The Nutrition and Food Sciences Majors
Offered by: Nutrition and Food Sciences Department
There is a nutrition crisis in the U.S., and issues such as obesity, cancer, heart disease, food safety and food security are causing many Americans to alter their diet and activity patterns and learn more about the role of foods in health. The study of nutrition and food sciences is rooted in the physical, chemical and biological sciences. Comprehensive in scope, it also integrates knowledge of the psychological and social sciences.
A Look at Our Program
Our curriculum provides a solid background in basic science, food science and nutrition. Coursework, field experience and independent study prepares students for jobs in the food, health or wellness industries. The strong science background allows our students to be competitive applicants to medical, dental or graduate school.
By combining the nutrition and food science major with a double major in dietetics, you'll be prepared to fulfill internship and exam requirements to be a Registered Dietitian. Students interested in becoming Physical Therapists can complete all of their nutrition and food science requirements in 3 years and apply to enter the Master's Doctorate program in Physical Therapy. This "3 + 3" option enables students to complete their baccalaureate degree and their doctorate degree in 6 versus 7 years.
What Will I Study?
All students must complete the basic distribution requirements for a bachelor of science degree from the College of Agriculture and Life Sciences. Departmental core courses focus on the physical, chemical, microbiological, nutritional and social properties of food and nutrition. Students with specific interests in various aspects of food and nutrition can choose from a broad range of electives.
Exciting Field Experience
Students have many opportunities to gain practical experience while at UVM. NFS majors can engage in laboratory or field research with a faculty member for academic credit, or, in some cases, as employees. Other students have been placed in clinical, community or industry field experiences for credit during the academic year or summer. Students have been placed in clinical positions in hospitals and nursing homes; in community public health or non-profit organization such as the Supplemental Nutrition Program for Women, Infants and Children, Headstart and the Vermont Campaign to End Childhood Hunger; or food industries including Ben and Jerry's. Additionally, students can take advantage of an international development experience offered over the summer in Latin America or the Caribbean through the Community Development and Applied Economics Department.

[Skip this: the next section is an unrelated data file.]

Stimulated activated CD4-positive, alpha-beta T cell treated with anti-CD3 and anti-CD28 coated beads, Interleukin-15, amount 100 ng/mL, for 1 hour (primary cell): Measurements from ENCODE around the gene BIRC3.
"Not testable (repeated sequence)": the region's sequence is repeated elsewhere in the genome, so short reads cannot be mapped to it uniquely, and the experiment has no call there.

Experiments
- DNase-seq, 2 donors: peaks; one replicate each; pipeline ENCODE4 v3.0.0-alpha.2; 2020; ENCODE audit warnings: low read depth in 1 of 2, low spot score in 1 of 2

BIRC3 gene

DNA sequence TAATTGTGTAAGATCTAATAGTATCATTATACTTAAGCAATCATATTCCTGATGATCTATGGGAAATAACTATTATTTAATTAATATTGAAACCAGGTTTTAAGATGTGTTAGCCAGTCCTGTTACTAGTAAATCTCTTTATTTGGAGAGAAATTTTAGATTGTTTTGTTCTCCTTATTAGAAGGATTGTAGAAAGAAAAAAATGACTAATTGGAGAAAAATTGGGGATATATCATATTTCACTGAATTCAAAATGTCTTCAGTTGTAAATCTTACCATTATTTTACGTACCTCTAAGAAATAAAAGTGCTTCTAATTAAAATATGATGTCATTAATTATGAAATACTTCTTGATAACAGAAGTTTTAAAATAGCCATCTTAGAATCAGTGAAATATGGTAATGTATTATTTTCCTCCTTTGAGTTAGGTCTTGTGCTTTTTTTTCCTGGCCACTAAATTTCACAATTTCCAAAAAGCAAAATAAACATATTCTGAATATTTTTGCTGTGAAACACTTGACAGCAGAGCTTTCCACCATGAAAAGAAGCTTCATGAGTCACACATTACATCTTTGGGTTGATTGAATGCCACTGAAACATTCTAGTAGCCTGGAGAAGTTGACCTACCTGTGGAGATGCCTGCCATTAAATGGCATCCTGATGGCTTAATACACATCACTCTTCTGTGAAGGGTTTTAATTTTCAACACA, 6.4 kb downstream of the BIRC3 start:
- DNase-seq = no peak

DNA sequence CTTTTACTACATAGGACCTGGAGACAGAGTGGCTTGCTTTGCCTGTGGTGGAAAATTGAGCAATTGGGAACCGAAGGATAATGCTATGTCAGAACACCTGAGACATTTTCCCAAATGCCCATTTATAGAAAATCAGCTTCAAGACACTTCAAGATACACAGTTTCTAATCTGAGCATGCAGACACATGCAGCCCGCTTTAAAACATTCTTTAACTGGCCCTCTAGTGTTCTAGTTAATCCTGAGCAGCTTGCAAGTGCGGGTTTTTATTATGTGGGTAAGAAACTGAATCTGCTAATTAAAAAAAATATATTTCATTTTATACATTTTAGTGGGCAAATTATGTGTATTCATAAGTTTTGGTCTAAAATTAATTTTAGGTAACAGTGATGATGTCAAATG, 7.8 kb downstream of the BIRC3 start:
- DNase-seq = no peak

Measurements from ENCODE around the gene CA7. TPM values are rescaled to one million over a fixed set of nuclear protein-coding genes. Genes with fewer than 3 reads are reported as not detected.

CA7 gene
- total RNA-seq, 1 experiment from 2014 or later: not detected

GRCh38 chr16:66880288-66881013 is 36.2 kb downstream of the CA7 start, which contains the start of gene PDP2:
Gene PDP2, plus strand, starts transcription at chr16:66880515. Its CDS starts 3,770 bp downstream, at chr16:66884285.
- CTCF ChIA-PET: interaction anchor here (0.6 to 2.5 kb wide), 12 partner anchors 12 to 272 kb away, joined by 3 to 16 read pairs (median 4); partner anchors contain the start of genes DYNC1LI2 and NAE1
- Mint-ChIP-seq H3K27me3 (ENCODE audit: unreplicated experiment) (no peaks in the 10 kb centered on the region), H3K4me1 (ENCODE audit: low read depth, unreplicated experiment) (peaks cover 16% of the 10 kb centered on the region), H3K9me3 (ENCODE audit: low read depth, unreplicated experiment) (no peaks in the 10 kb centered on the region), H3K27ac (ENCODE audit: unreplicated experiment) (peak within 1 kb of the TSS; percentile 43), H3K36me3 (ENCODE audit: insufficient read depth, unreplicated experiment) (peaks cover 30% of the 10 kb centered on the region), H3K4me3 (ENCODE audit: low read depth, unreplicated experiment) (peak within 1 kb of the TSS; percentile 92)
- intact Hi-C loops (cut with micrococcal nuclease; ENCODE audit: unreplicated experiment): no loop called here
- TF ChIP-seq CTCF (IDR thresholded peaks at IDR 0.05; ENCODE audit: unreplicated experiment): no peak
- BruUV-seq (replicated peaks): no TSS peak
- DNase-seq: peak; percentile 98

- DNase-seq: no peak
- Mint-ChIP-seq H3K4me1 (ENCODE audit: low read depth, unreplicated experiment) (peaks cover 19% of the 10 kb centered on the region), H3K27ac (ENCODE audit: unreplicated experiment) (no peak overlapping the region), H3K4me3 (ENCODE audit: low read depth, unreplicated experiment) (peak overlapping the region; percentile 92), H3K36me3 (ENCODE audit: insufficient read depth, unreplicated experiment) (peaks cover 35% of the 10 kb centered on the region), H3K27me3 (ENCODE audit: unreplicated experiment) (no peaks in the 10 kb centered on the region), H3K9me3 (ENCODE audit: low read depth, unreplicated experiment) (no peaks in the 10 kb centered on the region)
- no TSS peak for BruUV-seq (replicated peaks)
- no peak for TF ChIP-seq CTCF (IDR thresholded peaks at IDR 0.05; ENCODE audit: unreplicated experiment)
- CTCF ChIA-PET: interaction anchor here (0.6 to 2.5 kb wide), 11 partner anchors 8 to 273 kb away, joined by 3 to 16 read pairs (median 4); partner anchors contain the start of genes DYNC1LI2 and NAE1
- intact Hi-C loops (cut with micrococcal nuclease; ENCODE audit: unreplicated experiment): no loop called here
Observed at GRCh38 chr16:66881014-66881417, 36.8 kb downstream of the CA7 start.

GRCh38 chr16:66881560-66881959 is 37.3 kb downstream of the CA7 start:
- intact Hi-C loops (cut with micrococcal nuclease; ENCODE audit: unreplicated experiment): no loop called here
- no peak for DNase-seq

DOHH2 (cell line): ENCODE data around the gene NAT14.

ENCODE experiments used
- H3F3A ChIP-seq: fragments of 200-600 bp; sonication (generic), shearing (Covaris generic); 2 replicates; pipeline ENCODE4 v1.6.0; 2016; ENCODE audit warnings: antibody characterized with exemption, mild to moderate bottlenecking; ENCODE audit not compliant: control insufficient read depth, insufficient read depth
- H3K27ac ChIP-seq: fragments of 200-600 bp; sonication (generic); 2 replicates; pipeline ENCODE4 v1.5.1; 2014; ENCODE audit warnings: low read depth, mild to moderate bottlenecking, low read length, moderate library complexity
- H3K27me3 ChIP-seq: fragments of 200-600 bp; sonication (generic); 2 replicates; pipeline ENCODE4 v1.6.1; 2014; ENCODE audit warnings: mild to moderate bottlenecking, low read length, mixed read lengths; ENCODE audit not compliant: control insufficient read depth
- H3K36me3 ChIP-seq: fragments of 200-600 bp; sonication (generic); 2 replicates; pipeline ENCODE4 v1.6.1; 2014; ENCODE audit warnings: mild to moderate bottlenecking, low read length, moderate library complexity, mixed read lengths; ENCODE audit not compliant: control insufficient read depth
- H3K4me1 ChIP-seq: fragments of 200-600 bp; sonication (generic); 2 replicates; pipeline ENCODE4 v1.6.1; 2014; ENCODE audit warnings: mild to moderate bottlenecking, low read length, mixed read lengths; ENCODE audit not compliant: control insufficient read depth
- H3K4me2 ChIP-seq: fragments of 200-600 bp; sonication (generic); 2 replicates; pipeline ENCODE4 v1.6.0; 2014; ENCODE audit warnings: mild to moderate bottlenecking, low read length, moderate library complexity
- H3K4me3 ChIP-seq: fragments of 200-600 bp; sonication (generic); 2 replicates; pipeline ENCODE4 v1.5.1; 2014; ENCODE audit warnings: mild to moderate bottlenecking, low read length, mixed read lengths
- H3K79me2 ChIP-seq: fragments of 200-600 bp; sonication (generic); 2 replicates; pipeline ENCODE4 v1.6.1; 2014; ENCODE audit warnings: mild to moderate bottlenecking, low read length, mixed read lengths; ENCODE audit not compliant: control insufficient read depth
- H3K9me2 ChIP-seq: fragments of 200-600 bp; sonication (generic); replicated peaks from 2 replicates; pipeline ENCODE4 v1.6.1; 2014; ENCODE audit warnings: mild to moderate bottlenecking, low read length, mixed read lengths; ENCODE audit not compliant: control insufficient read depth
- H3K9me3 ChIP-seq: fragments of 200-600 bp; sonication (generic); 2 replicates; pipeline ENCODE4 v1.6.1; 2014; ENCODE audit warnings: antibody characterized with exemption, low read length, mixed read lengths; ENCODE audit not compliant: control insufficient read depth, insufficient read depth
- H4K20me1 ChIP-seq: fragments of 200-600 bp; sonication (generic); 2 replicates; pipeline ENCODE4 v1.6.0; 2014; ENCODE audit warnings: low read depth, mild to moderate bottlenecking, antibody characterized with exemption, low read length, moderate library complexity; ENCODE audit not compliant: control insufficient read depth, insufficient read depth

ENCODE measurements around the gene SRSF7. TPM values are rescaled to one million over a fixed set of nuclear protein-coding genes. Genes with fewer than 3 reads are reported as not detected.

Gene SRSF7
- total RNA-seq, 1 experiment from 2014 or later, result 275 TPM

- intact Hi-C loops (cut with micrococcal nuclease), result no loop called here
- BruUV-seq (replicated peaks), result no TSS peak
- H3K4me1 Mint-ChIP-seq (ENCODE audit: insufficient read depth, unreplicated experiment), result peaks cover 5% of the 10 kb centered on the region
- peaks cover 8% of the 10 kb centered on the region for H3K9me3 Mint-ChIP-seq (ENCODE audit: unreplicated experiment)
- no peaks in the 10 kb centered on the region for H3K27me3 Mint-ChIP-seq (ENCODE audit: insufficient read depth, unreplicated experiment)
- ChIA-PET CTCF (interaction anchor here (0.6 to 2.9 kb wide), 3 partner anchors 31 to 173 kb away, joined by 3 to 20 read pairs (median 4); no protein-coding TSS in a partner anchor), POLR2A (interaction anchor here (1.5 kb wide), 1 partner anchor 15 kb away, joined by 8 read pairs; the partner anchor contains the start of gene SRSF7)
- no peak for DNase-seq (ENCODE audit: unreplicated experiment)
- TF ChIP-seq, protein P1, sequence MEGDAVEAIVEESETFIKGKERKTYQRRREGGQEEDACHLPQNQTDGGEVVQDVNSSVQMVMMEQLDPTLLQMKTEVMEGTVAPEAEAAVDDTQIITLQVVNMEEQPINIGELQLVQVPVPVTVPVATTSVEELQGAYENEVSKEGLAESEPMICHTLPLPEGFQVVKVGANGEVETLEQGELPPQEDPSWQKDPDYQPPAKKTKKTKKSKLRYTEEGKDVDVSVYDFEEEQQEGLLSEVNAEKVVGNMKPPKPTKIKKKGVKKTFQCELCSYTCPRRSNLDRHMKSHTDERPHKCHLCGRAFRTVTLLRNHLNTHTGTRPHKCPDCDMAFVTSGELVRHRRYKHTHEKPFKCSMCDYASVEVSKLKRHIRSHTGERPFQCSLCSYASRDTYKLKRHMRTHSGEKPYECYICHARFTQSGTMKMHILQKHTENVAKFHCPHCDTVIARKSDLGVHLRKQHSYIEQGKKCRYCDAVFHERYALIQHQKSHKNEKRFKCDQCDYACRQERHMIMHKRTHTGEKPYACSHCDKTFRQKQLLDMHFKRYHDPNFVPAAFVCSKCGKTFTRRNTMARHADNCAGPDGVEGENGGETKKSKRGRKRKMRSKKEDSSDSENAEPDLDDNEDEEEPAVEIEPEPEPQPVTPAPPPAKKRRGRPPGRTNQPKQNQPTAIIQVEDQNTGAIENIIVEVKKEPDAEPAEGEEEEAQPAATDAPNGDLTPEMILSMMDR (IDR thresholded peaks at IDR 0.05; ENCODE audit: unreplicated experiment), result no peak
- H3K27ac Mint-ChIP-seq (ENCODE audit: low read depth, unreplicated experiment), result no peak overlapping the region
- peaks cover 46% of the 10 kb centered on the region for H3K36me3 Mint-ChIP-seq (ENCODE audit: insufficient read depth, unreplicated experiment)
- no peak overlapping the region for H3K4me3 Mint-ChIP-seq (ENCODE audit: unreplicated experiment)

A Look at Your Future
According to the US Bureau of Labor Statistics, employment of dietitians and nutritionists is expected to grow about as fast as the average for all occupations through the year 2010 as a result of increasing emphasis on disease prevention, a growing and aging population, and public interest in nutrition. Career opportunities include community or public health nutrition (WIC programs, public health departments, Headstart, education and research (worksite wellness, health clubs/spas, Cooperative Extension, research assistant), business and industry (pharmaceutical, food industry, food service, trade associations), media, international food organizations (US AID, Care, Peace Corps), and public policy/government organizations (USDA, NIH). Additionally, many of our students go on to graduate or professional schools to be physicians, physical therapists, physician's assistants or dentists. The middle 50 percent of dietitians and nutritionists earn between $31,070 and $45,950 a year.
Food scientists are needed in food quality management, processing, research and development, marketing and distribution. Employment can be found with companies that manufacture retail food products as well as companies supporting food manufacturers by supplying food ingredients, processing equipment and packaging materials, or providing services related to institutional feeding. Technical and administrative positions are also available in various government agencies and with independent testing laboratories. A recent survey by the Institute of Food Technologists found that the median starting salary for graduates of food science programs was $45,000.
|Faculty and Area of Expertise|
|Monserrat Almena-Aliste.||Sensory Evaluation of Foods
Ph.D. University of Santiago, Spain
||Extension Nutrition Specialist; Food & Agriculture Policy
PhD Tufts University
|Lyndon Carew||Fundamentals of Nutrition
Ph.D. Cornell University
|Catherine Donnelly||Food Microbiology
Ph.D. North Carolina State University
|Sylvia Geiger, R.D.||Quantity Food Production and Service / Food Service Systems
M.S. Oklahoma State University
|Mingruo Guo||Functional Foods
Ph.D. University College - Cork, Ireland
|Jean Harvey-Berino, R.D.||Obesity
Ph.D. University of Pittsburgh
|Rachel Johnson, R.D.||Pediatric Nutrition/Dietary Reporting/
Ph.D. Pennsylvania State University
|Paul Kindstedt||Fermented Dairy Foods
Ph.D. Cornell University
|Deborah Paradis||Basic & Lifecycle Nutrition
M.S. University of Vermont
|Stephen Pintauro||Computer Mediated Nutrition Education
Ph.D. University of Rhode Island
|Candace Polzella, R.D.||Nutrition Counseling
M.S.S. University of Colorado, Denver
|Todd Pritchard||Food Microbiology / Food Technology
Ph.D. University of Vermont
|Jane Ross||Clinical Dietetics
Ph.D. Oregon State University
|Amy Trubek||Cultural Food Systems
Ph.D. University of Pennsylvania
|Robert Tyzbir||Sports Nutrition / Nutritional Biochemistry /
Ph.D. University of Rhode Island
Last modified September 10 2007 04:11 PM